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Please use this identifier to cite or link to this item: http://hdl.handle.net/10077/5449

Title: Efficiency, Opportunism and Pious Lies
Authors: de Jasay, Anthony
Keywords: libertarianism
efficiency
rights
Issue Date: 2003
Publisher: EUT Edizioni Universit√† di Trieste
Citation: Anthony de Jasay, "Efficiency, Opportunism and Pious Lies", in: Etica & Politica / Ethics & Politics, V (2003) 2, pp. 1-5.
Series/Report no.: Etica & Politica / Ethics & Politics
V (2003) 2
Abstract: Most social institutions are supposed to be relatively benign, so that if they did not exist, rational human beings would find it worthwhile to create them. It is comforting to believe that we have the social institutions we wish to have, and we wish to have them because they enhance the common good. The article claims that this belief is in some important cases either a self-delusion or a pious lie. The classic example is the state. We are taught that since it is necessary for efficient social coexistence, it should be regarded as if it were the result of a social contract we have voluntarily entered into. The law-and-economics school generalizes this type of approach in explaining customs and law. Customs and laws evolve in response to needs. They are what they are because they efficiently serve some purpose. Certain primitive customs are rationalized in this way. The article claims that some of these rationalizations are grossly implausible. One primitive custom, reciprocal gift-giving and hospitality, is alleged to be a mutual insurance scheme, an allegation there are strong reasons to doubt. This custom, then, is said to be the ancestor of the modern welfare state. Both the ancient custom and its modern equivalent are efficient because mutual insurance that redistributes risk is itself efficient. The article demonstrates that mutual insurance and the welfare state are different in essential respects, and the legitimising analogy is false.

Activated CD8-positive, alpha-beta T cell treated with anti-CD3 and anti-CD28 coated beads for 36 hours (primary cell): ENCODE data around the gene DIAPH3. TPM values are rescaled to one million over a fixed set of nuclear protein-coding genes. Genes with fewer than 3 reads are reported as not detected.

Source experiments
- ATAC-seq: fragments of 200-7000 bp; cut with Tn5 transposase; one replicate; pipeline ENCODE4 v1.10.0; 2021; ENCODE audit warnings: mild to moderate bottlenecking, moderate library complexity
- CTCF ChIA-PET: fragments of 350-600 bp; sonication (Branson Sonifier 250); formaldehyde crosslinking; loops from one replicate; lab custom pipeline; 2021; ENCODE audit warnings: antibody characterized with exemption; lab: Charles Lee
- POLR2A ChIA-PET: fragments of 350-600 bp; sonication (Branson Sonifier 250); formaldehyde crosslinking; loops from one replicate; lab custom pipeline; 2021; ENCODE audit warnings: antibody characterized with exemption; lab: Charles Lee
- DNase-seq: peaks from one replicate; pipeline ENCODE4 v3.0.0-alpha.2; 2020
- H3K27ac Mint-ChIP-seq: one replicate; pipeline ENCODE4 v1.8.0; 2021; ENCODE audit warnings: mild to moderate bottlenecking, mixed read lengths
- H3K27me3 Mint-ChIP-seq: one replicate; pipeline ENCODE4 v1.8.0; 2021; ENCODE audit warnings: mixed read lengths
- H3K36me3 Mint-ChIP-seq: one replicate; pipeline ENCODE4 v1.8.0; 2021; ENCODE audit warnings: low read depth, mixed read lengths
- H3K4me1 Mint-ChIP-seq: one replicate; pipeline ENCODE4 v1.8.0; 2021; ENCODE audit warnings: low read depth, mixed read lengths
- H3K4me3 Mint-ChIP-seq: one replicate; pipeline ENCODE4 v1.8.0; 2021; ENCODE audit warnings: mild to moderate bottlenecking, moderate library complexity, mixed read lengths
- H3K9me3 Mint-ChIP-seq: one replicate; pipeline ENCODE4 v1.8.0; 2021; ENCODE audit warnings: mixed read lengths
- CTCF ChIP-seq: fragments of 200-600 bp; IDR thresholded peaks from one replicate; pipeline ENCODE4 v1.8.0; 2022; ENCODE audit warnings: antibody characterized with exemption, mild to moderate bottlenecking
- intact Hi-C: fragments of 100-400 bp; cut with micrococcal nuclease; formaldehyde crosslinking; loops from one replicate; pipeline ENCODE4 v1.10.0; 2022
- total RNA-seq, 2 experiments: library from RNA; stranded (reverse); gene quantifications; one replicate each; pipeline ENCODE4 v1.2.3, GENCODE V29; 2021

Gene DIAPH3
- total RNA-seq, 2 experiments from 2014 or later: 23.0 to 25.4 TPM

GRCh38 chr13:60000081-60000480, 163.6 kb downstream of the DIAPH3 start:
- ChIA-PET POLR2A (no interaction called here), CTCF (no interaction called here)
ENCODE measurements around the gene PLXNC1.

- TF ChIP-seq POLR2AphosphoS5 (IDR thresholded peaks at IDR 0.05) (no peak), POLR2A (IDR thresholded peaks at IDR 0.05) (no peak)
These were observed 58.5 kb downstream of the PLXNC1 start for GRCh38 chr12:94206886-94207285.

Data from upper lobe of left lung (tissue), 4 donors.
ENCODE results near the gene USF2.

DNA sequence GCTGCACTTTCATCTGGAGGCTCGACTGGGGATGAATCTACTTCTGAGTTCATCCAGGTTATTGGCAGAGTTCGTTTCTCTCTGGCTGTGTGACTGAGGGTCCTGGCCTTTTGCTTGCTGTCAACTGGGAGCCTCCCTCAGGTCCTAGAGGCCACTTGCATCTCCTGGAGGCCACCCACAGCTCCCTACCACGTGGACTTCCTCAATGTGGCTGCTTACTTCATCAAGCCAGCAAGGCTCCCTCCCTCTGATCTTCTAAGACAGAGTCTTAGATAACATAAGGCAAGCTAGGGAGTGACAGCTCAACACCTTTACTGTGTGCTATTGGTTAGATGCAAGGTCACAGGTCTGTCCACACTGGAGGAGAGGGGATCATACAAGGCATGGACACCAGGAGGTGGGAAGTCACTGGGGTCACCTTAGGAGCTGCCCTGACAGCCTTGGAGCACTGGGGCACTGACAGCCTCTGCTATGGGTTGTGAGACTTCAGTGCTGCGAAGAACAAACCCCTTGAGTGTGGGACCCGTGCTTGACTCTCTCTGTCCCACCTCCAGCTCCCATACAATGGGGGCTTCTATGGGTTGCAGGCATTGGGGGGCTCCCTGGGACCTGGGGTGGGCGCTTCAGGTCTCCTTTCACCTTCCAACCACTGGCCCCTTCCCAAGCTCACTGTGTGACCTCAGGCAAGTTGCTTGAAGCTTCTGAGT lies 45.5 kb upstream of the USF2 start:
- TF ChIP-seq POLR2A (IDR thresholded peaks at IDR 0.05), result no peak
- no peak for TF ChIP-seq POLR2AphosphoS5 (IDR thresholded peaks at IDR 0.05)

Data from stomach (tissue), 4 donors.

URI: http://hdl.handle.net/10077/5449
ISSN: 1825-5167
Appears in Collections:Etica & Politica / Ethics & Politics (2003) V/2

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